Traces and Accumulations
Traywick Contemporary is pleased to announce Traces and Accumulations, a group exhibition featuring the work of Inga Dorosz, Ken Fandell, David Fought, Léonie Guyer, Nathan Lynch, Christy Matson and Christine M. Peterson. The exhibition focuses on artistic practices of layered mark making and minimal gestures, and how these processes coalesce to accumulate meaning.
With carefully ordered compilations of rhythmic line work, Inga Dorosz creates abstracted forms – mountains, trees, dirt mounds – that are removed from the context of the landscape. Often incorporating literary fragments in the form of Morse code, Dorosz’s drawings are amalgamations of cultural and geological histories.
Ken Fandell’s photographs are physical traces of a fleeting phenomenon: the interaction of light and atmosphere as brightly colored lasers intersect in a fog-filled, darkened space staged by the artist. The photographs are saturated with intense color, suggestive of a tension between expectation and reality, as well as the scientific and the mysterious.
Using line, mass and surface to create shadows both real and artificial, David Fought’s site-specific installation offers a subtle look at the engagement between object, viewer and space. The artist joins straightforward material forms with simple sculptural gestures to investigate more complex principles of perception.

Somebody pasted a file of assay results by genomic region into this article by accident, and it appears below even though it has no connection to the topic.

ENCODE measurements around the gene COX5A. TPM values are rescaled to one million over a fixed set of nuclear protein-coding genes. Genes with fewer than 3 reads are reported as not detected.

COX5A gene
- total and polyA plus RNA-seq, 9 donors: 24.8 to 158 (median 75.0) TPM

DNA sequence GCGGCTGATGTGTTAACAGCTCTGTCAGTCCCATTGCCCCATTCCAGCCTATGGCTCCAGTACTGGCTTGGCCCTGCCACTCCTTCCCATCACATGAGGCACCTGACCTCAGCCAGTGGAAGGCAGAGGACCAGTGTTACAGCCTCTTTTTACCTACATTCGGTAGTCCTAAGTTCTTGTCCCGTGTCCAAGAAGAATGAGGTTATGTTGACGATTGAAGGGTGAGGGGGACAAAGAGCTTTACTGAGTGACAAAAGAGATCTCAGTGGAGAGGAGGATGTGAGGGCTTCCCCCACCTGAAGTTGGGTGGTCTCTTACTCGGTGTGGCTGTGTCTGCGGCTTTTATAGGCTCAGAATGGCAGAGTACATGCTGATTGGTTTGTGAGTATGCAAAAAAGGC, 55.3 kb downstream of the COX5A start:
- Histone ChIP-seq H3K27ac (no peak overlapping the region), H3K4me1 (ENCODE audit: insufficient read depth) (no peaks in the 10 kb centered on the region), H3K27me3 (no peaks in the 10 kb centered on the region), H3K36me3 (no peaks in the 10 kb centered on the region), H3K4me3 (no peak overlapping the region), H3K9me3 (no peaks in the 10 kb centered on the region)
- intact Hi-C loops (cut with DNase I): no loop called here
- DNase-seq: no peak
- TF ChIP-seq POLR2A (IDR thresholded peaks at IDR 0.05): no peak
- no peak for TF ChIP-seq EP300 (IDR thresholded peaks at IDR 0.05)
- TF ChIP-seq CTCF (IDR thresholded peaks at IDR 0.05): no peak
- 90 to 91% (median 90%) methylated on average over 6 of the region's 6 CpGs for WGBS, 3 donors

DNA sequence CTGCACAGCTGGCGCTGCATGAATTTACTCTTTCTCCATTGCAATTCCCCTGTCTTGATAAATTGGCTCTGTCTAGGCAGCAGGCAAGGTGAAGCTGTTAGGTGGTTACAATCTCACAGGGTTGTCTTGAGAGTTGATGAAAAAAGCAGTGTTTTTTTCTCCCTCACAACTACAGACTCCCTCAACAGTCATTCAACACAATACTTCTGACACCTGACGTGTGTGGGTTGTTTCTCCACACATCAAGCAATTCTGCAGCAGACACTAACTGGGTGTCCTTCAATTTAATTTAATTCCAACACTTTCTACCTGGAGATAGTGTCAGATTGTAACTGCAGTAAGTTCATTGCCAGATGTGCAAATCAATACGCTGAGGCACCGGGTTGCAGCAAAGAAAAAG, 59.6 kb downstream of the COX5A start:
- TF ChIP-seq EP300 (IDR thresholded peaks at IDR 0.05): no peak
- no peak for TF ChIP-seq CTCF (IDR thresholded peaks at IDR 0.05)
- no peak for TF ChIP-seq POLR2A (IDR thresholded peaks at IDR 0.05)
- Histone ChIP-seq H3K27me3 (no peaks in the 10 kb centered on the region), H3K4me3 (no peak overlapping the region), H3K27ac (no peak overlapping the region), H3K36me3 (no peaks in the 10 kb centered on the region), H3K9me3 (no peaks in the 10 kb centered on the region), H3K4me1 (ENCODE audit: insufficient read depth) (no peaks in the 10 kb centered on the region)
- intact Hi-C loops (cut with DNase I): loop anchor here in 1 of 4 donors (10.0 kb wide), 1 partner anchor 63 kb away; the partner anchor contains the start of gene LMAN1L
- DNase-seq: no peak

Léonie Guyer’s paintings record traces of the artist’s hand and subtle variations of hand-mixed pigments in their richly layered surface. Nuanced, idiosyncratic forms take shape in the dynamic grounds of the paintings, hinting at the relationships between rigorous simplicity and subtle eccentricities of form, between intimate scale and expansive space.
Nathan Lynch’s sculptures examine the accumulation of excess, often enlisting materials that are pushed to their limits. A pile of hand-carved wooden branches crowned with green paint references a natural context that is otherwise absent. Stacks of imperfect orbs move beyond the ceramic from which they are made, tenuously drooping and tilting to the verge of collapse.
Based on drawings and painted collages, Christy Matson’s graphic weavings reveal traces of the artist’s hand as a painter, drawer and weaver. Using a Jacquard loom to create hand-woven constructions, Matson’s work explores the various ways that mark making can be translated through woven forms.
In Christine M. Peterson’s site-specific installation, accumulations of art historical and architectural images come in and out of focus as they overlap and coalesce on a dual-sided hanging screen. The layered slide projections directly respond to the architectural space of the gallery, exploring the idea of geometric stability and its allusion to larger spiritual powers.
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